“[And] I much prefer it to a lifetime achievement award, which made me feel old, so this is alright,” Tyrwhitt adds, alluding to the Lifetime Achievement honours that he received at the Construction Week Awards 2017.
Arabtec Holding’s balance sheet continues to look better each quarter, but Tyrwhitt is continuing his relentless pursuit of long-term growth for the construction company.
“Yes, we’ve had a positive month, but we’re announcing things […] that happened last year, so for us, it’s not about rushing to things, it’s about continuing to take more steps forward than backwards,” he explains.
“We have a very clear strategy and plan, [and] a whole team of people who are just focused on delivering that plan. I think the positive thing for us is [also] that we’re trading into a positive market – [the sentiment is] delivering a really solid, addressable market for us, and the largest driver for that is Expo 2020 Dubai, which is creating opportunities both on the expo site but also throughout the UAE and the region.”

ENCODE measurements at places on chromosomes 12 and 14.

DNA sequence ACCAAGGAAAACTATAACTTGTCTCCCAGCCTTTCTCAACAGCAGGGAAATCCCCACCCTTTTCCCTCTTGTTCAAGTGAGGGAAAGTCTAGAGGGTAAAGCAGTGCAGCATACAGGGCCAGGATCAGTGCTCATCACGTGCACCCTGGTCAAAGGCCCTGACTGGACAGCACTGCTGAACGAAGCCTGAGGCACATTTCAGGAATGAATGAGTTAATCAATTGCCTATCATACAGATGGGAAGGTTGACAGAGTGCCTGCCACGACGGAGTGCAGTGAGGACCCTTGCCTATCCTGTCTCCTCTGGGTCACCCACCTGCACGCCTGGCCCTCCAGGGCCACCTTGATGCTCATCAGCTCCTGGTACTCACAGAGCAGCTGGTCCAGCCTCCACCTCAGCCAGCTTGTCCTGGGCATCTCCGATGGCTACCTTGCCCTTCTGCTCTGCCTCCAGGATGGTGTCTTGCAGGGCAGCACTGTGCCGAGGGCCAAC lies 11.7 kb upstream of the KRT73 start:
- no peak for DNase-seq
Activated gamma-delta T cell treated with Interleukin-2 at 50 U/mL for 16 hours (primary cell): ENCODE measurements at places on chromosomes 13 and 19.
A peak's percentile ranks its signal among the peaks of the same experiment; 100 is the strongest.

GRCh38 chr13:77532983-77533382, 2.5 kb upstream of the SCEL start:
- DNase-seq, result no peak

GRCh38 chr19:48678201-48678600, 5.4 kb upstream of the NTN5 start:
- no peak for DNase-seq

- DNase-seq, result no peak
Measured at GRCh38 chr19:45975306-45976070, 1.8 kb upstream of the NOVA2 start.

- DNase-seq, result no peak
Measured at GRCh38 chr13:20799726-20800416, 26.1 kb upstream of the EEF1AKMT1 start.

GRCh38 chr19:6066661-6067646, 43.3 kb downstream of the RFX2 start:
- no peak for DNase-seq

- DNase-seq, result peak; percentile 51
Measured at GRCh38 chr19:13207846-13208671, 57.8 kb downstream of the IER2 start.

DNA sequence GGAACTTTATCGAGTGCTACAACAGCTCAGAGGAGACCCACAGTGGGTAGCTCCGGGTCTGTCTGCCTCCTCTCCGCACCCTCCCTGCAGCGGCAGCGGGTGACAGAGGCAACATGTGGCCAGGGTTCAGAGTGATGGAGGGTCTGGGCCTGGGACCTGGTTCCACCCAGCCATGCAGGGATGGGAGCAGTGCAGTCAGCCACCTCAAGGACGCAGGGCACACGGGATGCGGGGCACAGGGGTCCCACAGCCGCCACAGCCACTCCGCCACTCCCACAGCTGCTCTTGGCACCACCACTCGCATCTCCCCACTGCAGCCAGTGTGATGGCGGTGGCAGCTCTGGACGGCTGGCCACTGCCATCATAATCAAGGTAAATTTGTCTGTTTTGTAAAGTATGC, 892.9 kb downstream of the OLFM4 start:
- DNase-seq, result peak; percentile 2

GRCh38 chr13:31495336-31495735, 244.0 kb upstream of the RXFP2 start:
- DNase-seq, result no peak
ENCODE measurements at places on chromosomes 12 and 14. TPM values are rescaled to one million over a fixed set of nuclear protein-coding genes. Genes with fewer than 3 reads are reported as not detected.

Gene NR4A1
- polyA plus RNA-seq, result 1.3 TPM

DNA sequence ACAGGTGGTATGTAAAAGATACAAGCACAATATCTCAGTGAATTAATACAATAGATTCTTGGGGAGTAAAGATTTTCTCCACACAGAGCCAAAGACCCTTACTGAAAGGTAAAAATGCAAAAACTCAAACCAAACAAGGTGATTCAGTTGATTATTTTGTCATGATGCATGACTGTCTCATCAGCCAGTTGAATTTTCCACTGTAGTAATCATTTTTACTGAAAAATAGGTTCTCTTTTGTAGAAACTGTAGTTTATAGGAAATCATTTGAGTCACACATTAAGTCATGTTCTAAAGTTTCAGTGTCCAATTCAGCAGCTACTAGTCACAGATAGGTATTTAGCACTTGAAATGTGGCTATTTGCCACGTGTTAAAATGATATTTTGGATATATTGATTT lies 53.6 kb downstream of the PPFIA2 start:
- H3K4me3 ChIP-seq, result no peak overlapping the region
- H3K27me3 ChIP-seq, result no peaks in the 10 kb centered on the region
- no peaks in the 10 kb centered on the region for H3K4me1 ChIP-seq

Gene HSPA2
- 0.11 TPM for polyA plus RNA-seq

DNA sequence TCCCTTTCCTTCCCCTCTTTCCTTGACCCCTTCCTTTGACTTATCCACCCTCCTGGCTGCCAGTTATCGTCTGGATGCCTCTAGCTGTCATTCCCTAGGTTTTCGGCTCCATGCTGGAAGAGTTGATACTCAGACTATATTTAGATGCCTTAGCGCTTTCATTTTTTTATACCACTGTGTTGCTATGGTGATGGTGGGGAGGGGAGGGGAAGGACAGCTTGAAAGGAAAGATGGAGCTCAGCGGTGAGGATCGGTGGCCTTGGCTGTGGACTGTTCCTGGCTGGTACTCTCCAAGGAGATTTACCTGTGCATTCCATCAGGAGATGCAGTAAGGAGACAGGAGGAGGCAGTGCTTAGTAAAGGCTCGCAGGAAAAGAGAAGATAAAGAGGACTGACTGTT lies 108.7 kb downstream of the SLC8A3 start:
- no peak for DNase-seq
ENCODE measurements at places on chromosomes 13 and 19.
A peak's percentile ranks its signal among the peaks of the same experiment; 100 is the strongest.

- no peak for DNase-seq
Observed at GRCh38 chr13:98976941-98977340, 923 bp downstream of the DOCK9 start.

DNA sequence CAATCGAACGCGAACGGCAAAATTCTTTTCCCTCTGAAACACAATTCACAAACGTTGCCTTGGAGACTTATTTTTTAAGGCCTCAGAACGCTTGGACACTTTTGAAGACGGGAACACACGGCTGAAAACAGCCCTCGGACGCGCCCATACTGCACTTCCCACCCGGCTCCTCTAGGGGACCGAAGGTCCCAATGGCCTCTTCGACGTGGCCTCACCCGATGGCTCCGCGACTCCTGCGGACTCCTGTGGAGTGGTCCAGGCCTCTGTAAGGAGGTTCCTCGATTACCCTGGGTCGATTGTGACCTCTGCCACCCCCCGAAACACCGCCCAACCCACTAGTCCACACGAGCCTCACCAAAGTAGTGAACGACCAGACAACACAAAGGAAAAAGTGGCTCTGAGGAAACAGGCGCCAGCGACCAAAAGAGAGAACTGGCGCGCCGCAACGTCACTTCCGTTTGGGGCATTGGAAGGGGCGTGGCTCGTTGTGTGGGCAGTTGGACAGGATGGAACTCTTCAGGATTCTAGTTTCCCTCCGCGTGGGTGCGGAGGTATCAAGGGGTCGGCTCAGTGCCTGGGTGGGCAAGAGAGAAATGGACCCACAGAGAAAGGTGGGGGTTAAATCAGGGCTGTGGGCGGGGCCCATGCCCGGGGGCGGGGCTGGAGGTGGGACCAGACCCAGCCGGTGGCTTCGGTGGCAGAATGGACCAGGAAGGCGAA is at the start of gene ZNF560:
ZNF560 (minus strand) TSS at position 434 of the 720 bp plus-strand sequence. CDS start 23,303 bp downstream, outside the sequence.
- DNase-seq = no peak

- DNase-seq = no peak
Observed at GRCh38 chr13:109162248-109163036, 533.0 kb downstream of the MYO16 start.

Tyrwhitt is focused on capitalising these opportunities, but is also working to ensure that any projects the company works on are in line with the group’s future plans. Identifying the group’s key challenges was one of Tyrwhitt’s primary responsibilities when he took over.
Speaking at Arabtec Holding’s annual shareholder meeting in 2016, chairman HE Mohamed Al Rumaithi said the company would streamline its activities, adding: “We are a construction company, we will concentrate on our core business [of] construction.”
Group CEO Tyrwhitt agrees with the view, stating that winning work is “not difficult”, but the true test lies in delivering the scope and “making a cashback profit”.
He continues: “Growth for growth’s sake is a mistake that many companies have made through their lives, and to grow a business focusing on your core competencies – whether that is a geographic market or […] a sector – is what’s required.
“When we first looked at Arabtec – [and] the same was the case with Depa – we had scattered ourselves too thin.
“When you do that, you lose the span of control. We’re a people industry, so we need to have people that deliver in accordance with the company’s values, and [meet] the company’s expectations, as well as those of our customers and clients,” Tyrwhitt says.